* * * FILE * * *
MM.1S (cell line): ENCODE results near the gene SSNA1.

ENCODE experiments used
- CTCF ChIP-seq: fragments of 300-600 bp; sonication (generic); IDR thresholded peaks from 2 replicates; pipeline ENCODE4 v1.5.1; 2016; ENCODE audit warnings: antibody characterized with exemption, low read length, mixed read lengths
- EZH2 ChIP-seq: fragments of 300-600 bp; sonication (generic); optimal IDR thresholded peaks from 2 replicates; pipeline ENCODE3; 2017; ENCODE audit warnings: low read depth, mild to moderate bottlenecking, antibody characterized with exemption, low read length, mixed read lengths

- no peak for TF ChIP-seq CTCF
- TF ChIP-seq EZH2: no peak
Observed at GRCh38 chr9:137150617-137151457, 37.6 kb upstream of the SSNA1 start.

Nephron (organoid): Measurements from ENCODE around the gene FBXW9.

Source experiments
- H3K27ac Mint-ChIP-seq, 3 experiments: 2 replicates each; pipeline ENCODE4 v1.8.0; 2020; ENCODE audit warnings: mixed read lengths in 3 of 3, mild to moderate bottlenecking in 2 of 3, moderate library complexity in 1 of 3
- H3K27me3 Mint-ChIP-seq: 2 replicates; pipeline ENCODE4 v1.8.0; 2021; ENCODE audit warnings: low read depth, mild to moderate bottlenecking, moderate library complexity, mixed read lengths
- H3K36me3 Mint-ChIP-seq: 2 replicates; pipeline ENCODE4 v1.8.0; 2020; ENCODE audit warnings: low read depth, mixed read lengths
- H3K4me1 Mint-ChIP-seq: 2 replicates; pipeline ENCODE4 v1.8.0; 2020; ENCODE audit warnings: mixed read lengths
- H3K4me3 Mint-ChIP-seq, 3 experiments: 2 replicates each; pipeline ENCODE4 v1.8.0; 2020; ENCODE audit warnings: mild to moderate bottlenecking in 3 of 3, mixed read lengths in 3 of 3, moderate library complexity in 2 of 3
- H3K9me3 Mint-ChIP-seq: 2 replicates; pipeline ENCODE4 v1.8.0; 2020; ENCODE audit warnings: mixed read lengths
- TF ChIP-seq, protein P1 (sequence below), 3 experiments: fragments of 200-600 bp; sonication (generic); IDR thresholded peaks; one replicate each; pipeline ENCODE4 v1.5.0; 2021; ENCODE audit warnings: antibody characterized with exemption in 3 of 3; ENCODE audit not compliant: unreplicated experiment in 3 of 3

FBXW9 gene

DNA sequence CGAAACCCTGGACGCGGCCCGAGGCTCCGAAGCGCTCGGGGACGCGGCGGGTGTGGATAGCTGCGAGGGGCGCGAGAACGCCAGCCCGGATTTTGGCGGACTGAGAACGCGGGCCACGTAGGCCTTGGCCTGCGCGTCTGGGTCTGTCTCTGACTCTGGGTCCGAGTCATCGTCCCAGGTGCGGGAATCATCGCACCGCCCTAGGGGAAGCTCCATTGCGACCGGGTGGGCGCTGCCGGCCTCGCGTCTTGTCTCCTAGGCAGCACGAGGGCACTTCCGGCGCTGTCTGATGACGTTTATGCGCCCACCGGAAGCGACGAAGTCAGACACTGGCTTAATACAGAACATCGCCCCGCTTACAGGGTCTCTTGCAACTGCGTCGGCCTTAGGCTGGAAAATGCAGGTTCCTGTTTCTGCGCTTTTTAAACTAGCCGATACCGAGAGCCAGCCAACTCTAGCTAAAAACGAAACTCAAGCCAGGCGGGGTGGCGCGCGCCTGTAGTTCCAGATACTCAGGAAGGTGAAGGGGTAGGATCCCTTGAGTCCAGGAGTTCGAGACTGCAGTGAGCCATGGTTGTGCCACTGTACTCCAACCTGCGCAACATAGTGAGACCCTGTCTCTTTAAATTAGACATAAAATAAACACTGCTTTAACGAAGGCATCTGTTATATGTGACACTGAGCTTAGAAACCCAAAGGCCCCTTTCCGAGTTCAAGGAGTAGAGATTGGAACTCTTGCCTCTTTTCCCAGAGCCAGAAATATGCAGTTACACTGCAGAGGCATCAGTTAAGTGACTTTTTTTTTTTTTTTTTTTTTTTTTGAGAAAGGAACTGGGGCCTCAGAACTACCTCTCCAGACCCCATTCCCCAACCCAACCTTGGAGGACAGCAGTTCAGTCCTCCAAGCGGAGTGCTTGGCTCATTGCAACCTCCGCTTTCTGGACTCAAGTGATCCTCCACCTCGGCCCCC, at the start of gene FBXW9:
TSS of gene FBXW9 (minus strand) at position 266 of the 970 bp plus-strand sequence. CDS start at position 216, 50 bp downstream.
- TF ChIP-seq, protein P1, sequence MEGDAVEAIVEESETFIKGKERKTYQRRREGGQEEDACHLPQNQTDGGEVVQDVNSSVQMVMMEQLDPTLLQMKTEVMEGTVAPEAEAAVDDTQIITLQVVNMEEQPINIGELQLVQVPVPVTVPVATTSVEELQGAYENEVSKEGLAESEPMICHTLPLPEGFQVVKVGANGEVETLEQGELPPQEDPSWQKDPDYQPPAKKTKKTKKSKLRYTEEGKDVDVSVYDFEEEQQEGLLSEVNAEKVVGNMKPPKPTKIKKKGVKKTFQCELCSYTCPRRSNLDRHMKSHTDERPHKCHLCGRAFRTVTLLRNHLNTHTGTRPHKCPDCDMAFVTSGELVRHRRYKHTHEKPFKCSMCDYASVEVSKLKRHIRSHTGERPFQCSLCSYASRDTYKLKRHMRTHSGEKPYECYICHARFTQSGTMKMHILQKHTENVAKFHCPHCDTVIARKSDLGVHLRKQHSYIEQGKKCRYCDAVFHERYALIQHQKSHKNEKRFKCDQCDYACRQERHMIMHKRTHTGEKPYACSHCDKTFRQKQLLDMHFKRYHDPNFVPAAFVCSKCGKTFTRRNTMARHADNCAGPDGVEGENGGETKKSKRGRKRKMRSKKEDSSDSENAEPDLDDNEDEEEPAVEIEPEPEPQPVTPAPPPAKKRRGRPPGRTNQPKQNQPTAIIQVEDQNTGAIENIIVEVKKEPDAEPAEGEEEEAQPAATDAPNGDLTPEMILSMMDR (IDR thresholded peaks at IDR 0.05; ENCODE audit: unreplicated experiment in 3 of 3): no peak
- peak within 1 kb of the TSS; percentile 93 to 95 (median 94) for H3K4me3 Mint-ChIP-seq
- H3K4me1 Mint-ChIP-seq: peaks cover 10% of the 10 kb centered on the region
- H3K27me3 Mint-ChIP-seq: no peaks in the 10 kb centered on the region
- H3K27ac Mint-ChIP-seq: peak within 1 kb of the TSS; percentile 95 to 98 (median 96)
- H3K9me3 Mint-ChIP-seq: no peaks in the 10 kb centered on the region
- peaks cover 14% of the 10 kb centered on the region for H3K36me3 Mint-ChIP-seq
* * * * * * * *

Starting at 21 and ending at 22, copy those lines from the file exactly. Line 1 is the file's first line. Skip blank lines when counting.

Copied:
- peak within 1 kb of the TSS; percentile 93 to 95 (median 94) for H3K4me3 Mint-ChIP-seq
- H3K4me1 Mint-ChIP-seq: peaks cover 10% of the 10 kb centered on the region